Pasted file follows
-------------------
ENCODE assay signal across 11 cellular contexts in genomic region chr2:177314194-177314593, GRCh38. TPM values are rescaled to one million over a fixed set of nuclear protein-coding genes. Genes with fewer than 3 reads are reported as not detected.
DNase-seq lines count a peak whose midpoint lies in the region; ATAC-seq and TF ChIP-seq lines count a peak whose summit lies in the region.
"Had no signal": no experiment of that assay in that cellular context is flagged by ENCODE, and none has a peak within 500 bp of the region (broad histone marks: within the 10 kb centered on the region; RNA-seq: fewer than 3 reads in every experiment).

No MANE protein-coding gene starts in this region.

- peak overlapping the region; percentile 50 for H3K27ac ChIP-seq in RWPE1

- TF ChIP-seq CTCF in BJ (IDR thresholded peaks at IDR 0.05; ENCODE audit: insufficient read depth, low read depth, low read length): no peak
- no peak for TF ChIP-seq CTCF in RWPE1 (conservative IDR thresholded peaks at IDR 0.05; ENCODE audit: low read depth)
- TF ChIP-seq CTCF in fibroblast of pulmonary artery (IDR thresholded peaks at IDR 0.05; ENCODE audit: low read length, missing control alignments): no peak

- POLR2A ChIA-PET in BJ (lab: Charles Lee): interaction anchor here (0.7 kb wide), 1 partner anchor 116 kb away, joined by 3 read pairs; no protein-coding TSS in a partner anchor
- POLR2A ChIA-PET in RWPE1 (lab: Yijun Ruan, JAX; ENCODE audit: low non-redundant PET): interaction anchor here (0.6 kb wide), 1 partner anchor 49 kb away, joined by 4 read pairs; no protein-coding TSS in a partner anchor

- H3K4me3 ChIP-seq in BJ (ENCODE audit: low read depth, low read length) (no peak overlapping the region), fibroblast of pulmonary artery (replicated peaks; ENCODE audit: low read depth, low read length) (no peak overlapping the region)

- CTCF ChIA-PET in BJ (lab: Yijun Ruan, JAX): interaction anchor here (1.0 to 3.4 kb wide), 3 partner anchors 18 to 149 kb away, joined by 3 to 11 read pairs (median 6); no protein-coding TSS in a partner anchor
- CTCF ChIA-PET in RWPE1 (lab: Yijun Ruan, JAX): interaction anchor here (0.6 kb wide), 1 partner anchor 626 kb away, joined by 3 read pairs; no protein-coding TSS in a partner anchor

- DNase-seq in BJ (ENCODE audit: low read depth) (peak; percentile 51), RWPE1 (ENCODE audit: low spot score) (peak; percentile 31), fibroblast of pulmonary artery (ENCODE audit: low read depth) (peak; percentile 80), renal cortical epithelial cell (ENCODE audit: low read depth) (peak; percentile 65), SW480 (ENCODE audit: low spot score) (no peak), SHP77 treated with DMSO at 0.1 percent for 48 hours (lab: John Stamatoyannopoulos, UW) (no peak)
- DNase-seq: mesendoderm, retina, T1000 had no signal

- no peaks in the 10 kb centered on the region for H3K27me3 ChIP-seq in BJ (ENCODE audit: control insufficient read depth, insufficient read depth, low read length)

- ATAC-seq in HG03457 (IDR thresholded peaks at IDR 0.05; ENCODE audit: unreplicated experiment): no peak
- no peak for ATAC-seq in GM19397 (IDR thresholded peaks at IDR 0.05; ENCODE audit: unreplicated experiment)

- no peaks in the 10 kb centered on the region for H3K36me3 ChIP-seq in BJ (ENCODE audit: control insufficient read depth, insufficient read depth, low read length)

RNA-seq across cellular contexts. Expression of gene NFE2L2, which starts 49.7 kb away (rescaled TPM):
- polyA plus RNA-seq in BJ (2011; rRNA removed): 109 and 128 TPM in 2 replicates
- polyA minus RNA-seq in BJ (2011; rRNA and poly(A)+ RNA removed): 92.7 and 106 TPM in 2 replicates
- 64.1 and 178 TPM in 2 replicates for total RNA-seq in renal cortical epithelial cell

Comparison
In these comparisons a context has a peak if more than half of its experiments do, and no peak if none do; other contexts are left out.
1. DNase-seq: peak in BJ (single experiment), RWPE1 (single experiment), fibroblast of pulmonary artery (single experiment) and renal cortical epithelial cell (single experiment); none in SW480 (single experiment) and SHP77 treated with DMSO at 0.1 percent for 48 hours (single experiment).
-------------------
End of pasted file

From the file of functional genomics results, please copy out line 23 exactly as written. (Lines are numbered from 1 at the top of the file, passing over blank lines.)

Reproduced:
- 64.1 and 178 TPM in 2 replicates for total RNA-seq in renal cortical epithelial cell